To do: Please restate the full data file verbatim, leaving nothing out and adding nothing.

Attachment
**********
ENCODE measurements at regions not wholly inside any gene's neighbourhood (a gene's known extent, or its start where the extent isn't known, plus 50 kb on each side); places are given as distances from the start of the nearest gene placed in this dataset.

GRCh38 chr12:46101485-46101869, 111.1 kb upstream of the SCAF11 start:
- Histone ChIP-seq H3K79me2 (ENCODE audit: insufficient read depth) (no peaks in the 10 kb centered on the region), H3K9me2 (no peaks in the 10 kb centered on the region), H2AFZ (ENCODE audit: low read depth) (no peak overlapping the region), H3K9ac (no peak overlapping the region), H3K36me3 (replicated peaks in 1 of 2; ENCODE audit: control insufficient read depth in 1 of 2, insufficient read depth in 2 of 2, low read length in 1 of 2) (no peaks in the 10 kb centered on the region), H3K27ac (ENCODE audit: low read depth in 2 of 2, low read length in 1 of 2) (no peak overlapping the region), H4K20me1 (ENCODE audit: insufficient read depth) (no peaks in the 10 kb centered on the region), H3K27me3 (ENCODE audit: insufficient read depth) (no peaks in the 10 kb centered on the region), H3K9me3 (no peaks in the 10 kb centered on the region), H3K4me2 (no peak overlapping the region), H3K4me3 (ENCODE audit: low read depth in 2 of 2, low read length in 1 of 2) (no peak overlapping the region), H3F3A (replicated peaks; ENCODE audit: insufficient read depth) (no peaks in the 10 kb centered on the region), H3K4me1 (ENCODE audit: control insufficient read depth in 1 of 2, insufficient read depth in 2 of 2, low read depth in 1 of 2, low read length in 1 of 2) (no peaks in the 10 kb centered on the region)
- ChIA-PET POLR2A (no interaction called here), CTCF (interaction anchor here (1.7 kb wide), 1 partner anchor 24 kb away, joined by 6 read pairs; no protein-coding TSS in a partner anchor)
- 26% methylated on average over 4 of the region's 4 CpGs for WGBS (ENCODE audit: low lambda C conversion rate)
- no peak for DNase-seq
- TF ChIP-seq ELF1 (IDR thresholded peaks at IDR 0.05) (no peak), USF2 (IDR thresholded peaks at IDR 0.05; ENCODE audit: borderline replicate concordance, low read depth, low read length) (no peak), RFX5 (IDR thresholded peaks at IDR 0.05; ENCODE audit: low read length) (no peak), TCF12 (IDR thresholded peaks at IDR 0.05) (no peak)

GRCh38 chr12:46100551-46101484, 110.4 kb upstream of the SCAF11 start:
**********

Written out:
ENCODE measurements at regions not wholly inside any gene's neighbourhood (a gene's known extent, or its start where the extent isn't known, plus 50 kb on each side); places are given as distances from the start of the nearest gene placed in this dataset.

GRCh38 chr12:46101485-46101869, 111.1 kb upstream of the SCAF11 start:
- Histone ChIP-seq H3K79me2 (ENCODE audit: insufficient read depth) (no peaks in the 10 kb centered on the region), H3K9me2 (no peaks in the 10 kb centered on the region), H2AFZ (ENCODE audit: low read depth) (no peak overlapping the region), H3K9ac (no peak overlapping the region), H3K36me3 (replicated peaks in 1 of 2; ENCODE audit: control insufficient read depth in 1 of 2, insufficient read depth in 2 of 2, low read length in 1 of 2) (no peaks in the 10 kb centered on the region), H3K27ac (ENCODE audit: low read depth in 2 of 2, low read length in 1 of 2) (no peak overlapping the region), H4K20me1 (ENCODE audit: insufficient read depth) (no peaks in the 10 kb centered on the region), H3K27me3 (ENCODE audit: insufficient read depth) (no peaks in the 10 kb centered on the region), H3K9me3 (no peaks in the 10 kb centered on the region), H3K4me2 (no peak overlapping the region), H3K4me3 (ENCODE audit: low read depth in 2 of 2, low read length in 1 of 2) (no peak overlapping the region), H3F3A (replicated peaks; ENCODE audit: insufficient read depth) (no peaks in the 10 kb centered on the region), H3K4me1 (ENCODE audit: control insufficient read depth in 1 of 2, insufficient read depth in 2 of 2, low read depth in 1 of 2, low read length in 1 of 2) (no peaks in the 10 kb centered on the region)
- ChIA-PET POLR2A (no interaction called here), CTCF (interaction anchor here (1.7 kb wide), 1 partner anchor 24 kb away, joined by 6 read pairs; no protein-coding TSS in a partner anchor)
- 26% methylated on average over 4 of the region's 4 CpGs for WGBS (ENCODE audit: low lambda C conversion rate)
- no peak for DNase-seq
- TF ChIP-seq ELF1 (IDR thresholded peaks at IDR 0.05) (no peak), USF2 (IDR thresholded peaks at IDR 0.05; ENCODE audit: borderline replicate concordance, low read depth, low read length) (no peak), RFX5 (IDR thresholded peaks at IDR 0.05; ENCODE audit: low read length) (no peak), TCF12 (IDR thresholded peaks at IDR 0.05) (no peak)

GRCh38 chr12:46100551-46101484, 110.4 kb upstream of the SCAF11 start: